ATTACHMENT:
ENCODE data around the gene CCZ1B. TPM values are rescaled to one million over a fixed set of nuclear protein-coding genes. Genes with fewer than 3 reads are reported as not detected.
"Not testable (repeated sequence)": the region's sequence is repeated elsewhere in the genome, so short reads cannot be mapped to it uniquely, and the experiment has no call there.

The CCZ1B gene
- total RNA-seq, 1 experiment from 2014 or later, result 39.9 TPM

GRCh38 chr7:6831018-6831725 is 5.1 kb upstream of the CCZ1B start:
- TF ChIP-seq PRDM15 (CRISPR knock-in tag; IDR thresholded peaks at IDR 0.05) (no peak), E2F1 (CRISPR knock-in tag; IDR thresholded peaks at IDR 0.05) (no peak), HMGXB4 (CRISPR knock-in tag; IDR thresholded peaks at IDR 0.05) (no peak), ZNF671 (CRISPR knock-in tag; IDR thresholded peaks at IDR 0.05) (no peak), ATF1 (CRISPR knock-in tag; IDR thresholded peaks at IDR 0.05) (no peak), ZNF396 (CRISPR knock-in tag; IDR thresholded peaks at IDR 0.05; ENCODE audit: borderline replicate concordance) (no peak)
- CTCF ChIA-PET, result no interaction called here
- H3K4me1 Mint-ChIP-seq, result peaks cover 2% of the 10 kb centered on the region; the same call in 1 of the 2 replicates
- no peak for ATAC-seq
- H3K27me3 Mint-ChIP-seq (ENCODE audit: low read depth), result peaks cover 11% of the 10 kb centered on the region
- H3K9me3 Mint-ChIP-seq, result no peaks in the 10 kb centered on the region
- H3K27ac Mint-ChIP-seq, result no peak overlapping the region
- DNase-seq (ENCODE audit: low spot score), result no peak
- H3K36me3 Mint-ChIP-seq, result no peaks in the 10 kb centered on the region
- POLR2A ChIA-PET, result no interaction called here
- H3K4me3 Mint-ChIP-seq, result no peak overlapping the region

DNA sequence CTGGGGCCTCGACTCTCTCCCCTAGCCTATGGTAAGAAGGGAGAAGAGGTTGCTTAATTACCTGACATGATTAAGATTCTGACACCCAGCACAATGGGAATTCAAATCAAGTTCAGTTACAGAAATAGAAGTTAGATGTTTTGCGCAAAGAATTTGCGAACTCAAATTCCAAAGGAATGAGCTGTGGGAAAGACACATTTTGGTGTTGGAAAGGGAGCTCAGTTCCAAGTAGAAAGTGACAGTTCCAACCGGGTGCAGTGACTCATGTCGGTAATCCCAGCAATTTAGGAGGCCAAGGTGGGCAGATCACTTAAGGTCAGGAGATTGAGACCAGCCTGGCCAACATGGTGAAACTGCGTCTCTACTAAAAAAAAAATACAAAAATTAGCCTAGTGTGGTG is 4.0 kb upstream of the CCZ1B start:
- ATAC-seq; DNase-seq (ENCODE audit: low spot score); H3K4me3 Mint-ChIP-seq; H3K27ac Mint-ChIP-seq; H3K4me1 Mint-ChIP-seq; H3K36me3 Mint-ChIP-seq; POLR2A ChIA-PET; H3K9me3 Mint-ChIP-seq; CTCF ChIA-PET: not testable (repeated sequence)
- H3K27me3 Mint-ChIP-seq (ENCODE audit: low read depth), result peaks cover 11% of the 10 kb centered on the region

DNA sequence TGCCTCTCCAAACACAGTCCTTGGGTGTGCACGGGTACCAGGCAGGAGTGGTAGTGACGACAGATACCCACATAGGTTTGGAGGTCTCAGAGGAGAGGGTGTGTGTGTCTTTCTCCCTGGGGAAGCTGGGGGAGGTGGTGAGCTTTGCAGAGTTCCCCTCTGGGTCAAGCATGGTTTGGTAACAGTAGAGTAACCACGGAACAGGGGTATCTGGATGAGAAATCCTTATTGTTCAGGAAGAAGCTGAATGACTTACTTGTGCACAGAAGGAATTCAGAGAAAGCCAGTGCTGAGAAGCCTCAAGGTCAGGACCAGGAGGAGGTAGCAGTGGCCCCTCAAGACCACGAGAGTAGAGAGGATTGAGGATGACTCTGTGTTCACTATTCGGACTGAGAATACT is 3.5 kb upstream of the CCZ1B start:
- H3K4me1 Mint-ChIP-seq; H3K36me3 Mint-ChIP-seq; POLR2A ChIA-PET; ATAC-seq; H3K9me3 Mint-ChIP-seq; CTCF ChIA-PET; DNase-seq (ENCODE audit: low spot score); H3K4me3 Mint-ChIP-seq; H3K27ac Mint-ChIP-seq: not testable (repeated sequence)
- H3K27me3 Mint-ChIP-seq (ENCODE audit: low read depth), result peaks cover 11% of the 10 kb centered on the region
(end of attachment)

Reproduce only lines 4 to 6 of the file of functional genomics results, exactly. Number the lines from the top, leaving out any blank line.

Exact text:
- total RNA-seq, 1 experiment from 2014 or later, result 39.9 TPM

GRCh38 chr7:6831018-6831725 is 5.1 kb upstream of the CCZ1B start:
- TF ChIP-seq PRDM15 (CRISPR knock-in tag; IDR thresholded peaks at IDR 0.05) (no peak), E2F1 (CRISPR knock-in tag; IDR thresholded peaks at IDR 0.05) (no peak), HMGXB4 (CRISPR knock-in tag; IDR thresholded peaks at IDR 0.05) (no peak), ZNF671 (CRISPR knock-in tag; IDR thresholded peaks at IDR 0.05) (no peak), ATF1 (CRISPR knock-in tag; IDR thresholded peaks at IDR 0.05) (no peak), ZNF396 (CRISPR knock-in tag; IDR thresholded peaks at IDR 0.05; ENCODE audit: borderline replicate concordance) (no peak)